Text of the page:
YES–it’s 7:17pm, the baby is sleeping, there’s a chicken stock simmering on the stove and quinoa to put with leftovers for dinner. I’m having a beer, there are ocean sounds emanating from the Sleepy Sheep in the bedroom, the evening sunlight is streaming in. A peaceful moment to write.
As soon as I finished that paragraph, I half expected to hear a cry. You never know! The pediatrician said today that babies really don’t settle on any kind of regular or predictable schedule until around three months. So you really never know if a given nap will be 5 minutes or…4.5 hours.
Only once was it 4.5 hours. We’d had a busy day full of catnaps and transitions and that night E slept from 7:30pm-midnight. This is noticeable to a breastfeeding mom because of how full and uncomfortable her boobs get once the baby goes longer than the usual window–I was literally sitting on the edge of the couch watching him in his rocker. “Is my baby waking up?” I said, over and over, as he stretched and murmured and even opened his eyes countless times–and then went back to sleep. I tried to distract myself with The Daily Show, trying to nap. I was giddy when he finally woke up and ate.
Uh oh–he just woke up real time. Oh and the Amazon Fresh guy just showed up with my groceries (best service ever, so far only available in Seattle and Cali. They bring the groceries to my KITCHEN) and the quinoa is done. Gotta put stuff away, eat, and get the baby to chill out (he is now peacefully munching on his swaddle in his rocker).
OK–while the food heats up in the microwave I will recount the pediatrician’s report: this kid is bigger and heavier than 99.9% of his age group. At 4 weeks, he is 12lbs 6oz and 24 inches long. Our most important job together is to make sure he grows, and we’re doing it well! I confirmed with the pediatrician that there is no direct correlation from baby length/weight to adult height and he said that’s true, but–look at those hands. He’s going to be first pick on the teams.
E is complaining from the rocker–I have to pick him up.
Changed his diaper, managed to get a burp. This is definitely the most challenging time of day to write. I’m gulping down my dinner and he’s back to complaining and chewing on his swaddle. Hold on–
I fed him (which is all he ever wants which I guess makes sense when you’re increasing your body weight by around 20% in 4 weeks), and my dinner got cold and the sun went down. But now he’s drunk and happy.
I too often doubt that he could be hungry even when he just ate… But it’s always the right answer. Unless he’s overtired or needs a diaper change.
He’s talking and wiggling. He just started to smile in an authentic way that isn’t followed seconds later by a cry or a poop. It makes me get goosebumps of joy. I love how he yawns with a big inhale and then exhales through his nose only. And somehow scoots to my face level in the bed so that when I wake up his little baby face is inches from mine.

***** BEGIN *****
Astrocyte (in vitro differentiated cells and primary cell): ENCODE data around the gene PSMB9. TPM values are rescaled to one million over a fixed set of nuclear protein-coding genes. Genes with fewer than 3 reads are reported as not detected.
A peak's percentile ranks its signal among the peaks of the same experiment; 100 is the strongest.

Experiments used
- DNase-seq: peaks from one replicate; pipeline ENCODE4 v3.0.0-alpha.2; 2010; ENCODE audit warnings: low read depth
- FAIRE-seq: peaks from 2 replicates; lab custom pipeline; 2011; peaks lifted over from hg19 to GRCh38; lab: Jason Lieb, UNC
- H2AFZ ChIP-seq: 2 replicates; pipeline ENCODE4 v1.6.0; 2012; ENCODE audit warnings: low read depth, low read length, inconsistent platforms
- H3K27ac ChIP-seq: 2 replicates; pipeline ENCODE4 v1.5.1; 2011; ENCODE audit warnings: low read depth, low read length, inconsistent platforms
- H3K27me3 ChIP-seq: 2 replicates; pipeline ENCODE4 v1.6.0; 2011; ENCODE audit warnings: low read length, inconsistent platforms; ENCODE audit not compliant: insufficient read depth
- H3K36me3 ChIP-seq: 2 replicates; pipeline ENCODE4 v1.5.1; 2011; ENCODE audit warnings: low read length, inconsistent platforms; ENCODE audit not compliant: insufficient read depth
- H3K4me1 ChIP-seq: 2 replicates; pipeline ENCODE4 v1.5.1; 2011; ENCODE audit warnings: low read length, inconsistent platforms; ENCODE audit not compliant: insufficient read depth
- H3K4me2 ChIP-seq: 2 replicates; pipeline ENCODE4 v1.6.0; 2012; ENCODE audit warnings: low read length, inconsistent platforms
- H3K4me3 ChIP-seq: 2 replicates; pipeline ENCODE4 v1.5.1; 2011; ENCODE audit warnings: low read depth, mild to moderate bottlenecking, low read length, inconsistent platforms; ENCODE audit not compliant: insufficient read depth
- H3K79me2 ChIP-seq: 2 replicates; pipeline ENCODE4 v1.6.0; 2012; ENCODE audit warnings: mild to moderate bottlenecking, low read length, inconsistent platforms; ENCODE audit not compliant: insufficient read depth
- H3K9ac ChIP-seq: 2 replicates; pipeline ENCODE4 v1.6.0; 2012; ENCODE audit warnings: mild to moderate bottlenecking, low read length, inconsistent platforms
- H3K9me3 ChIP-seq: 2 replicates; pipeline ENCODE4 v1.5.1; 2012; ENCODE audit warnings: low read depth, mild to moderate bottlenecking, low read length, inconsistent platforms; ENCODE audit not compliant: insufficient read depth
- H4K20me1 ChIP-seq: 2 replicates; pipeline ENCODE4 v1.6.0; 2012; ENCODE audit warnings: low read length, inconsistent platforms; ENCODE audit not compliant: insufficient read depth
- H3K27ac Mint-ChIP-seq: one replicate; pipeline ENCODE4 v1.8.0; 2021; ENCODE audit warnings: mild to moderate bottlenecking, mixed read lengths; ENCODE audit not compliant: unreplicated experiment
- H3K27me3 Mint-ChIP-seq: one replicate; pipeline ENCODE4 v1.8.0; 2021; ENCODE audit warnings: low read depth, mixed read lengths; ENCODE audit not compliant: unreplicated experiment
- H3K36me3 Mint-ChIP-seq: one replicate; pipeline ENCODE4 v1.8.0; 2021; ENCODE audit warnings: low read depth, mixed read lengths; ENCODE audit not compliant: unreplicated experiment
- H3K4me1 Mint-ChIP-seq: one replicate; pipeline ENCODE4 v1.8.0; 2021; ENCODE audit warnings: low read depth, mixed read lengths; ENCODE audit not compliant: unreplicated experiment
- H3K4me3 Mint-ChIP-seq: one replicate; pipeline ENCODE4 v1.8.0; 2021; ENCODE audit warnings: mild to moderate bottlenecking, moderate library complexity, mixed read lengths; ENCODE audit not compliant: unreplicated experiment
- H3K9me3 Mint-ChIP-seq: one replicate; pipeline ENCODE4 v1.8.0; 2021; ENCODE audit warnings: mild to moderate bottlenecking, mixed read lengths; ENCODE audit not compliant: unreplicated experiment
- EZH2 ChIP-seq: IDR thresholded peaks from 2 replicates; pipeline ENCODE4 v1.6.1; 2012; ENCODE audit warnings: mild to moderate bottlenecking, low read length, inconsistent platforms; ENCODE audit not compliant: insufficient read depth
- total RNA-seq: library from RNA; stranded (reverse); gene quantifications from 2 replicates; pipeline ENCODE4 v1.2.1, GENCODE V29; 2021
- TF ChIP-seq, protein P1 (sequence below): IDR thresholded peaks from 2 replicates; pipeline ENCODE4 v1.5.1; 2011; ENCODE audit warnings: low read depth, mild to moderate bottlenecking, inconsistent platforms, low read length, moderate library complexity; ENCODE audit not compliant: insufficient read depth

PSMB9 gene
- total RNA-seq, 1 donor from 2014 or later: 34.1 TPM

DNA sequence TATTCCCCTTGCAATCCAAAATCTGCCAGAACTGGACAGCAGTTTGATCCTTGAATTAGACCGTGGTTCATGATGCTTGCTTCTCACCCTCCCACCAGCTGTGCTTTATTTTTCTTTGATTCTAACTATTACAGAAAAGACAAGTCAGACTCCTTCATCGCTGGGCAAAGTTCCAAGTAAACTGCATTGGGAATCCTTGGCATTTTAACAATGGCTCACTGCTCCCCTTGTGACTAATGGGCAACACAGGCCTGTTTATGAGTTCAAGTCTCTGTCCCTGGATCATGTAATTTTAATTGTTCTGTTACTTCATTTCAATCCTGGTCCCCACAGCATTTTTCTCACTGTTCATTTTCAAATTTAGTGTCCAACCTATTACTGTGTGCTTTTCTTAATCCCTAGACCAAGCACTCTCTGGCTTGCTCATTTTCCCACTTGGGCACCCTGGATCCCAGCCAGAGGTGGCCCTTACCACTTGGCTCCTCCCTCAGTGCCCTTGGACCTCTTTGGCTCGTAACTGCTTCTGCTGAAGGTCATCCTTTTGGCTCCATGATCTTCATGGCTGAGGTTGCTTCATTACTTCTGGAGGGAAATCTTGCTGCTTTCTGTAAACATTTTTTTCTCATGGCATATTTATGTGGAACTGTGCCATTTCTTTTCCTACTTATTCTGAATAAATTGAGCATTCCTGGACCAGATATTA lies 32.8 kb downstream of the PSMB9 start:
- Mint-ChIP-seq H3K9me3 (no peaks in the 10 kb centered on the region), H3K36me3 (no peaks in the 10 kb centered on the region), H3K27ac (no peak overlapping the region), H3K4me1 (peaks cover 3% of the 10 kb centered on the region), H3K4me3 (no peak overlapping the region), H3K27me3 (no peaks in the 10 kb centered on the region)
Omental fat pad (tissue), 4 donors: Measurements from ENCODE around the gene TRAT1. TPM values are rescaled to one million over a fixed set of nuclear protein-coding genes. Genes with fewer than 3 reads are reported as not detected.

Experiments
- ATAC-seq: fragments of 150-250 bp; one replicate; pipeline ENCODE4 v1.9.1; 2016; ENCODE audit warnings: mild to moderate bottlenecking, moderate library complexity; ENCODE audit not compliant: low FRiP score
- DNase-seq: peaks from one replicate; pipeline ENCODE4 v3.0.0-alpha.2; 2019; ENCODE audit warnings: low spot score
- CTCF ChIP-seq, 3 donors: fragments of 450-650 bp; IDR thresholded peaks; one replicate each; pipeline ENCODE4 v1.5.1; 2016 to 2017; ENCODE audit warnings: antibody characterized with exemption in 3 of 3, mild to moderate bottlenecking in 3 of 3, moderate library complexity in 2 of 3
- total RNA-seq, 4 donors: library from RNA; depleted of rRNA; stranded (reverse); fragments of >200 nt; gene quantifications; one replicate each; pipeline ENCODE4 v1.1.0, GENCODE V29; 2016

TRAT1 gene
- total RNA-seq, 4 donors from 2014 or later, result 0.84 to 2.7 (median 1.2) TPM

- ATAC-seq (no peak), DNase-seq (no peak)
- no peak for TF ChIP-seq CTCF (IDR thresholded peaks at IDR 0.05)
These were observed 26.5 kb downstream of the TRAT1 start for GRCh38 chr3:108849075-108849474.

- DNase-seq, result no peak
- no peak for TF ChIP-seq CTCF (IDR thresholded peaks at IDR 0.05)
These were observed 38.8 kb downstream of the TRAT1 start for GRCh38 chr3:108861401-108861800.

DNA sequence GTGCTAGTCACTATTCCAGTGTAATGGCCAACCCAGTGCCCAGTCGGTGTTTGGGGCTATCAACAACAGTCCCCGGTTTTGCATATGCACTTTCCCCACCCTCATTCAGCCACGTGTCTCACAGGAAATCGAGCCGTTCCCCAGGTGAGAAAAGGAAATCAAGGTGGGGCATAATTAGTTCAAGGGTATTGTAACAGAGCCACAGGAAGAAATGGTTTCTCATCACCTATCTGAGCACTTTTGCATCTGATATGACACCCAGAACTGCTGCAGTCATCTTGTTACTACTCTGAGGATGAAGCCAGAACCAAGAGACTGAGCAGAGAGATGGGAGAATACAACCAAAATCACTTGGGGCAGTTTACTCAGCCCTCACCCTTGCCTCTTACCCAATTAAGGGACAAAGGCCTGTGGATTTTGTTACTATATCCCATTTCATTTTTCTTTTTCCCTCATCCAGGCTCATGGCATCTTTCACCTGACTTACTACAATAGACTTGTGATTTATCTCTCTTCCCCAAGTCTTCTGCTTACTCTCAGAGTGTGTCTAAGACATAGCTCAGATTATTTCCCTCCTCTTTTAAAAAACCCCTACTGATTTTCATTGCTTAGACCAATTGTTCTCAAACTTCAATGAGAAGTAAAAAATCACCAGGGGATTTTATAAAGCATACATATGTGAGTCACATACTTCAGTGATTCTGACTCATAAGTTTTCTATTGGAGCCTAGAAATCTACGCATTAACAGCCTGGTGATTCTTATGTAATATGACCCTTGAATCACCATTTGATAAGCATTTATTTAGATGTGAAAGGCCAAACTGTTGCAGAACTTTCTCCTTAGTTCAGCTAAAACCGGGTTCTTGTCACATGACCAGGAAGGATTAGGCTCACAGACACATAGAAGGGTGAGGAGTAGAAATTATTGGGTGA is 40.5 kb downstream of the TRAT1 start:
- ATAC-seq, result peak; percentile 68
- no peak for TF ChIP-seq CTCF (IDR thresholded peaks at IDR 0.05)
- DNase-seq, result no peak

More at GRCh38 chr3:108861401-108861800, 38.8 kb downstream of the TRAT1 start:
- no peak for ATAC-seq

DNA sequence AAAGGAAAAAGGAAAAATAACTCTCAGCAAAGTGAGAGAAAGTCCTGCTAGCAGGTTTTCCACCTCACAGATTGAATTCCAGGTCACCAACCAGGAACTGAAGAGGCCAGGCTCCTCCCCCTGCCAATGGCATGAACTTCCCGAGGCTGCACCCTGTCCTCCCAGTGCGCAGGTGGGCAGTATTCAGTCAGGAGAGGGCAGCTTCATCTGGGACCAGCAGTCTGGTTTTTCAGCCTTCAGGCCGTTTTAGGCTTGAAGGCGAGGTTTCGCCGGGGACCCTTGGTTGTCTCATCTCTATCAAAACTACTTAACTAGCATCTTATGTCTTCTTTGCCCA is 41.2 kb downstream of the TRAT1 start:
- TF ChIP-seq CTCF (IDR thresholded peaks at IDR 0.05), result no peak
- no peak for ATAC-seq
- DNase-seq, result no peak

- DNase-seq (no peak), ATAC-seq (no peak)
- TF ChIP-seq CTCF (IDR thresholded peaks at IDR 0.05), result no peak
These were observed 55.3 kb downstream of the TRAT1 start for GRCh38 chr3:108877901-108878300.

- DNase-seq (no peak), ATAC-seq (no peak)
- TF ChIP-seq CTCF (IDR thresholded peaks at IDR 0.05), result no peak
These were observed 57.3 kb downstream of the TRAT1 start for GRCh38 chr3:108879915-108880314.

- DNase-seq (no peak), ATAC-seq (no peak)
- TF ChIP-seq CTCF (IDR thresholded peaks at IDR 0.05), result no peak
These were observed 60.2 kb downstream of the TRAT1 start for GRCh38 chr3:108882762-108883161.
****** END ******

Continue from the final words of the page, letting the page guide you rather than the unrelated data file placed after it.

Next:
I love co-sleeping. I don’t know what mammal would give birth and then tell the baby, “here, you sleep on this rock over here while I go sleep in a warm nest over there.” The baby wants to be with its mama–at least mine has flatly rejected the bassinet, starting at the hospital. Sleeping together, mom and baby’s heartbeat and breathing align, they benefit from each other’s warmth, and the baby eats more. Mom and baby stay attuned to each other and can react if there’s a problem. I keep covers and pillows away from him and he’s now in a wearable sleeping bag. I might use a co-sleeper if there were a full-grown man in my bed, but there isn’t, so this feels like a luxury of singlehood–a wide-open bed for me and the babe.
I’m pleasantly surprised to not be a sleepless wreck by this point. The baby sleeps! And I’m honestly enjoying it all, even the figuring out all the gear, puzzling over what he needs, getting a system down, planning a day. Or just sitting on the couch watching him watch the leaves in the tree. It’s awesome and incredible.
On a note of gratitude, I think one huge key of my success right now is allllll the friends who have come by to visit and drop off food and also my new mom friends who gather in parks and cafes. This ensures that we don’t get isolated, which I can tell would be really easy to do in the eat/sleep/diaper change lifestyle. E and I need to have lots of people around, that’s how we roll. I thank all those friends for their generosity and for helping sustain us with food and love.
OK, this little pumpkin is just too cute not to pick up. Oh–and the groceries need to get put away–eek!
One final note: happy belated Father’s Day to my dear Dad and all the single moms pulling double duty xoxoxo